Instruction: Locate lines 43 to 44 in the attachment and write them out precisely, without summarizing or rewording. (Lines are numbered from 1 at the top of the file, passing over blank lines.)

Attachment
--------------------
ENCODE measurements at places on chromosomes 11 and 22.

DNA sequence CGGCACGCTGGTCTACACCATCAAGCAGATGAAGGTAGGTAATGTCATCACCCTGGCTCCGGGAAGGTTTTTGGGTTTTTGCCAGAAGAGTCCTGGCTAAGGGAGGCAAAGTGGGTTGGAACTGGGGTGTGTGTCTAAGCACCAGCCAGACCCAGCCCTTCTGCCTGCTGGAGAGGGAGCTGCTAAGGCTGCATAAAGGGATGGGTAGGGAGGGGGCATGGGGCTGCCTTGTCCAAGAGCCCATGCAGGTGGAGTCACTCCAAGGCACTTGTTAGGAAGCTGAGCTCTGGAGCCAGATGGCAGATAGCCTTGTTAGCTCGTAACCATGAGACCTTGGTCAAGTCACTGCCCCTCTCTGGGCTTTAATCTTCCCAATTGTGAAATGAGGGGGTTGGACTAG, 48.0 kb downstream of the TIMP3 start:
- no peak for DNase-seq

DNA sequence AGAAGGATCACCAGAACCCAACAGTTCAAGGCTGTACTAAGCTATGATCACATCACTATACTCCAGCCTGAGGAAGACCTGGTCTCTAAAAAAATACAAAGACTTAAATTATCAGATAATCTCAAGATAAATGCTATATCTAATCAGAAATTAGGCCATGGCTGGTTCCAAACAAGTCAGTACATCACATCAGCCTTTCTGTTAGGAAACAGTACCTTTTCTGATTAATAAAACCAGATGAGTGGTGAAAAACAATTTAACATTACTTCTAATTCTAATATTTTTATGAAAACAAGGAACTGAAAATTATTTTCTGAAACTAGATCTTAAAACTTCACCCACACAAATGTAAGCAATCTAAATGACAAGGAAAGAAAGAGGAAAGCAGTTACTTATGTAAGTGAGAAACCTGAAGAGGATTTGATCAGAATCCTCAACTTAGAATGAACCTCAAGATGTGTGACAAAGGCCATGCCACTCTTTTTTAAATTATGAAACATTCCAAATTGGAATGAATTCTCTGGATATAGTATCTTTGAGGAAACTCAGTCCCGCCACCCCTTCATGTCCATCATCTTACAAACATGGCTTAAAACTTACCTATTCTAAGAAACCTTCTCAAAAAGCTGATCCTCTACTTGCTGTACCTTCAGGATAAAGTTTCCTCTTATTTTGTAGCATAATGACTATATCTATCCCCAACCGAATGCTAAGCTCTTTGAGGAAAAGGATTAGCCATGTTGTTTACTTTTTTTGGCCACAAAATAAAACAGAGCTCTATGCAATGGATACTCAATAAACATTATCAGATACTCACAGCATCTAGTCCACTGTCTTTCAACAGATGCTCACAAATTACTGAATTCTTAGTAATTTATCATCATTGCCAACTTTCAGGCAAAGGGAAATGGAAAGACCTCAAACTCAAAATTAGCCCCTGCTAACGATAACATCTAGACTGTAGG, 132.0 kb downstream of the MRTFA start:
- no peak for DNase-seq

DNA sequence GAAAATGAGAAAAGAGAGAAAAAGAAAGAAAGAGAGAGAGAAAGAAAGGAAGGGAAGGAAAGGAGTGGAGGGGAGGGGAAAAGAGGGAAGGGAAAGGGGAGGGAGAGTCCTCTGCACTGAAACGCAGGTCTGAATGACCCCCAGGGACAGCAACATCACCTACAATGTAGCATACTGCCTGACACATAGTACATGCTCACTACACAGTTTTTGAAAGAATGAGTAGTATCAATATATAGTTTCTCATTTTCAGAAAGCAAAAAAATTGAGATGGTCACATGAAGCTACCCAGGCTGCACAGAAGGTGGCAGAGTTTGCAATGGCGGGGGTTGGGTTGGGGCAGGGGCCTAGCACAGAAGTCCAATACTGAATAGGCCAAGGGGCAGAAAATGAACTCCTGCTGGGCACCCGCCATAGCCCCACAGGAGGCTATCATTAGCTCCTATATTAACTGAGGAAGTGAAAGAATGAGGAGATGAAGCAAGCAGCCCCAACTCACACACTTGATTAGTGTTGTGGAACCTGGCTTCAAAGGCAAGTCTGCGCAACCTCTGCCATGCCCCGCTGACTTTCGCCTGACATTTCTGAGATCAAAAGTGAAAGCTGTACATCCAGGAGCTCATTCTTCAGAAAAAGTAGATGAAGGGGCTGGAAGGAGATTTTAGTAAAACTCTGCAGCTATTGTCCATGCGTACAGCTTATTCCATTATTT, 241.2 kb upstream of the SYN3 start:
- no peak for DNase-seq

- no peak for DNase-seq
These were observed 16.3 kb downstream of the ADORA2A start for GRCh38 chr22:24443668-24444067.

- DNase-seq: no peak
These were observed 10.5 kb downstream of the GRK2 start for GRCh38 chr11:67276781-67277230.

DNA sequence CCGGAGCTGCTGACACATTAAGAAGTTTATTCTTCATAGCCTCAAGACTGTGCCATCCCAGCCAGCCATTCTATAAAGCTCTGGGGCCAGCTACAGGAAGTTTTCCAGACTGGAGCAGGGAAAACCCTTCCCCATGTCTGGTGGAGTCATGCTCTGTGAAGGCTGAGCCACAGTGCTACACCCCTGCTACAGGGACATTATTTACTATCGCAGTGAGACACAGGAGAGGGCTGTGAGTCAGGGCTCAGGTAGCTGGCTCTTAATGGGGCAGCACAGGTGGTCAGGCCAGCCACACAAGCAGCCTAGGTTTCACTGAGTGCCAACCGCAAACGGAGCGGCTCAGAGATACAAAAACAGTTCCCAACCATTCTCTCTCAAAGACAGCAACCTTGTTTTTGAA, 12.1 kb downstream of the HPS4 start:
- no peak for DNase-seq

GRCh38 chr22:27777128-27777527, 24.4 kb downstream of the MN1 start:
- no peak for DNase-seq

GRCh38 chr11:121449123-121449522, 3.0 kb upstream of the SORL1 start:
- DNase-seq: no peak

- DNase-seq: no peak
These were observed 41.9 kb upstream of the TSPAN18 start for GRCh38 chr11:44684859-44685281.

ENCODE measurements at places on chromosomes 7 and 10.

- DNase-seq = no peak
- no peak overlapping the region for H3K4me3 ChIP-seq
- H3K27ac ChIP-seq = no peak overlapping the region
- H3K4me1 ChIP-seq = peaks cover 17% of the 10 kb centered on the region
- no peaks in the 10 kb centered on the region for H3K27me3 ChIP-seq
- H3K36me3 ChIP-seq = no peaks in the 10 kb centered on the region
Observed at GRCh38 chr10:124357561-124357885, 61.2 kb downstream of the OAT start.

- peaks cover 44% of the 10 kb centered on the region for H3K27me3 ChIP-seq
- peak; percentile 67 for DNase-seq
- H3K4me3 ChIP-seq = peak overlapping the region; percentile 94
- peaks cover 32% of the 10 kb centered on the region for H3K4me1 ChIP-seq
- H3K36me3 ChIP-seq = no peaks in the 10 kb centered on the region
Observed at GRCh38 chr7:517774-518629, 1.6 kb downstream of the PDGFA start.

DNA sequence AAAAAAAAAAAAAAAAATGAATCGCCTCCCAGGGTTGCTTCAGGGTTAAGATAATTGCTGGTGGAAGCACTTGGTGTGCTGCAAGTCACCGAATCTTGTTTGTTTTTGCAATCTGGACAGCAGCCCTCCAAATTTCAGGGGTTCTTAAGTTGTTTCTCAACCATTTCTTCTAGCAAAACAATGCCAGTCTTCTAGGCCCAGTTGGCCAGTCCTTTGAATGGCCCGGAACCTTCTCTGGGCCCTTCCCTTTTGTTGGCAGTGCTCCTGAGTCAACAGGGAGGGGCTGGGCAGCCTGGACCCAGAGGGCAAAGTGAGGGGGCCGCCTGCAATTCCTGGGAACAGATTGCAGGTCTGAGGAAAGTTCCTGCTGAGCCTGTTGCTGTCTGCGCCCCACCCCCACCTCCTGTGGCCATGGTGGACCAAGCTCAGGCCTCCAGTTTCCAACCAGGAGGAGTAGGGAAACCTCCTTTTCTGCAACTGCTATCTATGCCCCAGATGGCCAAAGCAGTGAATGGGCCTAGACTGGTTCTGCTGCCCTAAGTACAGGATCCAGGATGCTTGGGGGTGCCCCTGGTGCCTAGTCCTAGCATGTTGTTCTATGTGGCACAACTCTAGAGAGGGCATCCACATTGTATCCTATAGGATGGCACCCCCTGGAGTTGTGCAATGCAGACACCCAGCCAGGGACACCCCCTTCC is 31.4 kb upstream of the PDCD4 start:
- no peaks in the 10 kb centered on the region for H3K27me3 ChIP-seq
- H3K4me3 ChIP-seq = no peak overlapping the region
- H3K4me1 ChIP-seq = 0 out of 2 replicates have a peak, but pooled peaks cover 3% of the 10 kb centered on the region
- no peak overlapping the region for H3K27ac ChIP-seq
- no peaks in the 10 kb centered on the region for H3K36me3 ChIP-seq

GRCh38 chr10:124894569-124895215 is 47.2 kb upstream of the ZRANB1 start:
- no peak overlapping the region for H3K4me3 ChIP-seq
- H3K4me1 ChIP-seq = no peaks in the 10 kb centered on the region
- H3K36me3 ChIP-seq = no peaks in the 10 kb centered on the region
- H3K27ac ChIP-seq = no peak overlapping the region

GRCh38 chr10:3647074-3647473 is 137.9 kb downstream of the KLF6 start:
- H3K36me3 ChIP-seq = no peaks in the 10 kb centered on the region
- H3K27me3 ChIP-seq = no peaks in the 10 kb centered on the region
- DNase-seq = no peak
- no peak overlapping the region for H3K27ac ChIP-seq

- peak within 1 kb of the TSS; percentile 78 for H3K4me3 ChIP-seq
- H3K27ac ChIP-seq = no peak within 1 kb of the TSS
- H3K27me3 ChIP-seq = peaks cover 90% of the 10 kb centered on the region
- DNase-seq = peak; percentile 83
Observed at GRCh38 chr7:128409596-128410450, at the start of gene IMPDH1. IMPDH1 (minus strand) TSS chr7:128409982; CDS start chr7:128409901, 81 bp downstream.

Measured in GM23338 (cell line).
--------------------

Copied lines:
- H3K36me3 ChIP-seq = no peaks in the 10 kb centered on the region
- H3K27ac ChIP-seq = no peak overlapping the region